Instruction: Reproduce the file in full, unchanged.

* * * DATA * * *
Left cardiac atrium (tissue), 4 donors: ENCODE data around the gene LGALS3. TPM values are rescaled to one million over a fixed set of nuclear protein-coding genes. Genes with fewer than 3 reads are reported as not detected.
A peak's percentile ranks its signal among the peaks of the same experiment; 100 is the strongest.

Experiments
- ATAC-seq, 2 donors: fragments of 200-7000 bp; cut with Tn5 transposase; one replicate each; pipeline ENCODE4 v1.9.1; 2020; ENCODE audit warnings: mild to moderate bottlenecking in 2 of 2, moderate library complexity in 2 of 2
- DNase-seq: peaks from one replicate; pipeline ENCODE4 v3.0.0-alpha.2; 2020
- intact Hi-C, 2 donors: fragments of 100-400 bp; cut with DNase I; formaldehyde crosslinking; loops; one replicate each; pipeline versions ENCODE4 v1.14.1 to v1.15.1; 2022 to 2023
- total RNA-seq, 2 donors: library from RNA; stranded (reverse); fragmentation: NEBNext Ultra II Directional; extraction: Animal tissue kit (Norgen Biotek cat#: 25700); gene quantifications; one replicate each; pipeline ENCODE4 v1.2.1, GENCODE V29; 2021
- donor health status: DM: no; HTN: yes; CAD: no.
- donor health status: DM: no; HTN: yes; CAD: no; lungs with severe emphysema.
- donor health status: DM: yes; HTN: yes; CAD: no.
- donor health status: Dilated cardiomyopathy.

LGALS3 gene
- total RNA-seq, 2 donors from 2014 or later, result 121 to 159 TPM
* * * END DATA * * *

Left cardiac atrium (tissue), 4 donors: ENCODE data around the gene LGALS3. TPM values are rescaled to one million over a fixed set of nuclear protein-coding genes. Genes with fewer than 3 reads are reported as not detected.
A peak's percentile ranks its signal among the peaks of the same experiment; 100 is the strongest.

Experiments
- ATAC-seq, 2 donors: fragments of 200-7000 bp; cut with Tn5 transposase; one replicate each; pipeline ENCODE4 v1.9.1; 2020; ENCODE audit warnings: mild to moderate bottlenecking in 2 of 2, moderate library complexity in 2 of 2
- DNase-seq: peaks from one replicate; pipeline ENCODE4 v3.0.0-alpha.2; 2020
- intact Hi-C, 2 donors: fragments of 100-400 bp; cut with DNase I; formaldehyde crosslinking; loops; one replicate each; pipeline versions ENCODE4 v1.14.1 to v1.15.1; 2022 to 2023
- total RNA-seq, 2 donors: library from RNA; stranded (reverse); fragmentation: NEBNext Ultra II Directional; extraction: Animal tissue kit (Norgen Biotek cat#: 25700); gene quantifications; one replicate each; pipeline ENCODE4 v1.2.1, GENCODE V29; 2021
- donor health status: DM: no; HTN: yes; CAD: no.
- donor health status: DM: no; HTN: yes; CAD: no; lungs with severe emphysema.
- donor health status: DM: yes; HTN: yes; CAD: no.
- donor health status: Dilated cardiomyopathy.

LGALS3 gene
- total RNA-seq, 2 donors from 2014 or later, result 121 to 159 TPM